Monday, April 16, 2007

Tapeworms in sheep and goats

There is no definitive and confirmed evidence in scientific literature that tapeworms (Moniezia sp.) cause any ill effect to sheep or that removing them gives a beneficial effect. Folklore blames tapeworms for all manner of problems, but none of it is substantiated.

Tapeworms (Moniezia expansia) have what is known as an indirect lifecycle. To become infective to sheep or goats, the eggs need to first be eaten by a mite that lives in the soil or on pasture. These mites are more active during the summer months. To complete the life cycle, mites containing tapeworm eggs are eaten by sheep/goats.

The mites get digested in the animal's gut and the eggs are released to go on and develop into adult tapeworms in the animal's gut. The preferred site of adult tapeworms in the sheep is the small intestine, where it attaches to the inner surface using strong, muscular suckers found on the head of the worm.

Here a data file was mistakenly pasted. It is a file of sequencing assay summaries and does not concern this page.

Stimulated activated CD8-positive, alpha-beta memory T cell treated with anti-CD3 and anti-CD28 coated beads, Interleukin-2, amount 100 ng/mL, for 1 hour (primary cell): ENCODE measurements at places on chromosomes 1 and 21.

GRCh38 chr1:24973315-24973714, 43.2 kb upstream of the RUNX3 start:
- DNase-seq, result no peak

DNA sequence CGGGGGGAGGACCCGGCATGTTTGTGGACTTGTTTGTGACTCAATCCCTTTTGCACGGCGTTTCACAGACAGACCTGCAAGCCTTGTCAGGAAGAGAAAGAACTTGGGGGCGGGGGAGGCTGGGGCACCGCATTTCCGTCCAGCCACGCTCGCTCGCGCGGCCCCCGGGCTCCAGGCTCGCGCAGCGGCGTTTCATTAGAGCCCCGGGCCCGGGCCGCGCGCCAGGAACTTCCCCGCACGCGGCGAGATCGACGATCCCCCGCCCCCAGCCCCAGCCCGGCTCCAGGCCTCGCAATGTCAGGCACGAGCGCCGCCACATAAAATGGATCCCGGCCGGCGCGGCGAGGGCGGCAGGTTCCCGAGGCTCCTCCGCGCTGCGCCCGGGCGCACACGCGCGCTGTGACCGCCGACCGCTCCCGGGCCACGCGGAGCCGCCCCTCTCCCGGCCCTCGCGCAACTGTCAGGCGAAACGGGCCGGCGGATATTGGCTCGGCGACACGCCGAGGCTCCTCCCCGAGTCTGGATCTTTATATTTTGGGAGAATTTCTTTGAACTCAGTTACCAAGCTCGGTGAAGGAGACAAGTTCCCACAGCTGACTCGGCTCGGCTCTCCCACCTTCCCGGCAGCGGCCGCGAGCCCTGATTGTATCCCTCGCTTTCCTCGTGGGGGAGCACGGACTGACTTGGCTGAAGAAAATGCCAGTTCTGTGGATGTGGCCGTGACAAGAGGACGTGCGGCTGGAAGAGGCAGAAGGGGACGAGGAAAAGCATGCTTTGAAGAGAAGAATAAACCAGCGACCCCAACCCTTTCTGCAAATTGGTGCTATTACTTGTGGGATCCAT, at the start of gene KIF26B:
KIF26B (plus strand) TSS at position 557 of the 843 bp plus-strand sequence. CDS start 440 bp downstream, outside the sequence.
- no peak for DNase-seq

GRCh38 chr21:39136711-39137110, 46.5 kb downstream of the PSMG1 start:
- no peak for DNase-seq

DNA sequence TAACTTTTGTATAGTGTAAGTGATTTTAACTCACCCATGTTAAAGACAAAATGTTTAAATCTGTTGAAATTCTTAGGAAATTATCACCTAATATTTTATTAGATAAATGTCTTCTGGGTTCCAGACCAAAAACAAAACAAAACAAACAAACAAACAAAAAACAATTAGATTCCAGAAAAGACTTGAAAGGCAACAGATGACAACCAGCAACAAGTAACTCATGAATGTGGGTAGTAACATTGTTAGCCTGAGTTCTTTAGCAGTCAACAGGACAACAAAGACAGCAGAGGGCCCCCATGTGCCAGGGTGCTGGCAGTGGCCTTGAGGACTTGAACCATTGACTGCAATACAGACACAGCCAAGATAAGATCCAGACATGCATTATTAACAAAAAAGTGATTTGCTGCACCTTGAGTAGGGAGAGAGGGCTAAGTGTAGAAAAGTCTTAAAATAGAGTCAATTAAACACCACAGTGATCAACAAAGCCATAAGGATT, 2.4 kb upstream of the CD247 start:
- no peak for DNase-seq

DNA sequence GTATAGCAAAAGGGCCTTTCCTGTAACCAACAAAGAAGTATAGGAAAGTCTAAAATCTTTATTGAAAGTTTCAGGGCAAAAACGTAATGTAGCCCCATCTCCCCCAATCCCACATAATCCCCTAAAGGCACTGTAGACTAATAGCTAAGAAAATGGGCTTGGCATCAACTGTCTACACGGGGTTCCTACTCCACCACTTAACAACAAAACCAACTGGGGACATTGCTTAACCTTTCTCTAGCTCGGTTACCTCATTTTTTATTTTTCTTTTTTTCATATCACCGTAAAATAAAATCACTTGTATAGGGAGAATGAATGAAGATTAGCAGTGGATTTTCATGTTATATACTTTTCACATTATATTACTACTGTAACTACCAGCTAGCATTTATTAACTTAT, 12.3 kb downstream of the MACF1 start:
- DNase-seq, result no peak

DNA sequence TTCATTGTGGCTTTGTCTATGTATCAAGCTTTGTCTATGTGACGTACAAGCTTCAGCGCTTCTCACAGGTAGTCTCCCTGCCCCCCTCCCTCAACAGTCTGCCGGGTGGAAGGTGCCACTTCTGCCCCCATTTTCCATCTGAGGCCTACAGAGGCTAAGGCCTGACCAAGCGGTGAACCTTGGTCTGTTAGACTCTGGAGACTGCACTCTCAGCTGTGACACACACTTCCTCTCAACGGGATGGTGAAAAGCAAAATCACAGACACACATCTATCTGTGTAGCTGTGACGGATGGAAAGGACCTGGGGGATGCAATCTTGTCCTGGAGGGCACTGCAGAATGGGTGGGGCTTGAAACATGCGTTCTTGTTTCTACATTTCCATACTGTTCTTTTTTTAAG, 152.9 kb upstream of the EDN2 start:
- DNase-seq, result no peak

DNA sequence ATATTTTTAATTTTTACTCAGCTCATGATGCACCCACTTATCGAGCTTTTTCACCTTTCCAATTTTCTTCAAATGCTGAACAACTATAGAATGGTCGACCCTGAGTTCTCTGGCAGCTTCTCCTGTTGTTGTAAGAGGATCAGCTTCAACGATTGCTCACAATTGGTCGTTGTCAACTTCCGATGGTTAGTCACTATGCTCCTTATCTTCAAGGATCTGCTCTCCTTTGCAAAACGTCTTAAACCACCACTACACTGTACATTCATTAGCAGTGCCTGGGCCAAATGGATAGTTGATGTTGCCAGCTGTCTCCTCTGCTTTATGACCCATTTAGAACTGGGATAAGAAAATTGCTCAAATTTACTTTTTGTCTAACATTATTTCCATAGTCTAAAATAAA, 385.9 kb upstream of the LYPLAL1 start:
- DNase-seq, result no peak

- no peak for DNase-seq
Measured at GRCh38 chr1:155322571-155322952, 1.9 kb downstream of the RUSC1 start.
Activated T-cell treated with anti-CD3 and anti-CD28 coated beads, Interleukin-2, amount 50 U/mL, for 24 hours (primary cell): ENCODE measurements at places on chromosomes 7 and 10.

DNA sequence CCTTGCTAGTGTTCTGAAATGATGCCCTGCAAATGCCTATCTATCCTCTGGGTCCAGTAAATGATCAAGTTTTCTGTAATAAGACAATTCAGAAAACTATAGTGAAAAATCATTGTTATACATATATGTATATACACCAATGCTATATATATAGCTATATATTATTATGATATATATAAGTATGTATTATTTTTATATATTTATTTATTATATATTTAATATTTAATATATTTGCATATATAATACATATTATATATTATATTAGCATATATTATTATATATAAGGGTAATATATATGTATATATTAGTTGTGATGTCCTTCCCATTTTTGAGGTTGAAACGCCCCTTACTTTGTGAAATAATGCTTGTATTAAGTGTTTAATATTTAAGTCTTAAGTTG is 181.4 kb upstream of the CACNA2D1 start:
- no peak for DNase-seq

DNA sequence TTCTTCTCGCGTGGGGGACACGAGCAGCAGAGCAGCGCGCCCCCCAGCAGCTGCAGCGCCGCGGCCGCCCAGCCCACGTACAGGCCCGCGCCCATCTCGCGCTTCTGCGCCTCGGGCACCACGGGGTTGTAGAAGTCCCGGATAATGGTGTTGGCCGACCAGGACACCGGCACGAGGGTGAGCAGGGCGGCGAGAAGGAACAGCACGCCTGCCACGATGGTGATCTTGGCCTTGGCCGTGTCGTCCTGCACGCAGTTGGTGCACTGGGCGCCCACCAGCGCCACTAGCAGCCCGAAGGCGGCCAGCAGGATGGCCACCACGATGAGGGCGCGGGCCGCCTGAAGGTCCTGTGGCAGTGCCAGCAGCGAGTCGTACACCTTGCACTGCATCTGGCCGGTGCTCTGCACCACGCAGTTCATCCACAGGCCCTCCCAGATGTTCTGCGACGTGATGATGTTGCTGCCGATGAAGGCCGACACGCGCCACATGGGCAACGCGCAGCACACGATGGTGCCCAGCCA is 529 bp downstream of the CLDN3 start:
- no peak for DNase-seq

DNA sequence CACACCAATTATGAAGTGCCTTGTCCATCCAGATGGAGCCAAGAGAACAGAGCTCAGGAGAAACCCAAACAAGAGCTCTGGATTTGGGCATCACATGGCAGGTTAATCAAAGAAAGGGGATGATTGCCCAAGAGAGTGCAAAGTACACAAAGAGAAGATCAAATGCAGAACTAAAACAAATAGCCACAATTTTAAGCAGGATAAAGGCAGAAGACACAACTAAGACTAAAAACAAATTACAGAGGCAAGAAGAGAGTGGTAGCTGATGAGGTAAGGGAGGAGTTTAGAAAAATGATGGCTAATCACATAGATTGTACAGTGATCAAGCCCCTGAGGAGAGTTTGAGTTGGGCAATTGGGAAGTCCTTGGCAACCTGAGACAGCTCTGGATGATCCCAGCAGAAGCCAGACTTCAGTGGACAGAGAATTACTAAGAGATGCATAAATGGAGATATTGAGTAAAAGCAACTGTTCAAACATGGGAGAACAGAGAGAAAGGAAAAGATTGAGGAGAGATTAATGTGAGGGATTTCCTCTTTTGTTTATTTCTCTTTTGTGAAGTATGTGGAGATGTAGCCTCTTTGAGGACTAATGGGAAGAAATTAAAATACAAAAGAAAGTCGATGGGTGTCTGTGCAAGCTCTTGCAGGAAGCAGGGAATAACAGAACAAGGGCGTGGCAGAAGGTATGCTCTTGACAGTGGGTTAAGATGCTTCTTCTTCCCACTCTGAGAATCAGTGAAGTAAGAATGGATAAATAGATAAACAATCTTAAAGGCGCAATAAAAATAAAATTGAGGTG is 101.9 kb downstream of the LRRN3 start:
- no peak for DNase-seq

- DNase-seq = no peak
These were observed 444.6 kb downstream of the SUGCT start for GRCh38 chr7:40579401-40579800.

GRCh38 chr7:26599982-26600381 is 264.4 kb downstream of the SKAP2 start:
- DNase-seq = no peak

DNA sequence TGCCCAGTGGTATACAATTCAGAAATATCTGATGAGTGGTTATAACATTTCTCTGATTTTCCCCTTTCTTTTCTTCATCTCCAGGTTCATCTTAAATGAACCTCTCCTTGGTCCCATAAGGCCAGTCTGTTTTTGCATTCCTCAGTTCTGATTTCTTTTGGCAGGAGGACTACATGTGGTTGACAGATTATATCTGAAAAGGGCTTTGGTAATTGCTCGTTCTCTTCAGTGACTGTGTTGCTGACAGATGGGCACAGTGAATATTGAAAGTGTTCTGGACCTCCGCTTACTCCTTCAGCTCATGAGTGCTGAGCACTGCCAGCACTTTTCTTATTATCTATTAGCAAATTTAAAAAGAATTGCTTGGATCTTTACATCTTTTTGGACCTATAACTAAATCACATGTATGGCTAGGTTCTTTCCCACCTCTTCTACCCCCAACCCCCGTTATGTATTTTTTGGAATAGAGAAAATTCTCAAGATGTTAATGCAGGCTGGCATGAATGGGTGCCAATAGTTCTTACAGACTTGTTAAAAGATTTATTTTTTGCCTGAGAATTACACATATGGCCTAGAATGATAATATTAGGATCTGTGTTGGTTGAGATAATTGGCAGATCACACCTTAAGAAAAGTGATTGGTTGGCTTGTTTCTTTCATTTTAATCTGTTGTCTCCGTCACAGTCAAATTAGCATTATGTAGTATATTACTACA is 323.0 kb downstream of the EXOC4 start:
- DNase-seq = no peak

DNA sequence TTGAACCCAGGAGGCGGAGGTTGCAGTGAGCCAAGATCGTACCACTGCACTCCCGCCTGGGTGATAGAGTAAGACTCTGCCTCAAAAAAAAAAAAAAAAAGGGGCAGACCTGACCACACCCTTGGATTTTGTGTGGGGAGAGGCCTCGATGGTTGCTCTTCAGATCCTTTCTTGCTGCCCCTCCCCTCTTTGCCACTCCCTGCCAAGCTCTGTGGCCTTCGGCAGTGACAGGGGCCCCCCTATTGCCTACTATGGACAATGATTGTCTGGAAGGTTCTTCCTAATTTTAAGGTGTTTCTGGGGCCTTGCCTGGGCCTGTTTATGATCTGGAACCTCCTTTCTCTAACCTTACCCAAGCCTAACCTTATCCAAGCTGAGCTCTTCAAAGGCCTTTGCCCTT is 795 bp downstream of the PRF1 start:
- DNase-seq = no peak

Tapeworm segments can be visible in the feces, with a white rice grain-like appearance. Adult worms, often up to a meter or more in length, can also be seen on post-mortem or, when expelled, as passed in the environment, typically in yards or other areas where sheep and/or goats are concentrated. Tapeworm eggs in fecal samples can be detected using the standard worm egg count procedure.

It is not possible to justify the treatment of sheep solely for tapeworm as there is no definitive and confirmed research that shows tapeworms have any negative impact on sheep even very young lambs. If you feel you must remove tapeworms, use a drench containing praziquantel. Albendazole (Valbazen®) aids in the removal of tapeworm segments but will not kill the head of the worm.

Source: Australian Wool Innovation LTD (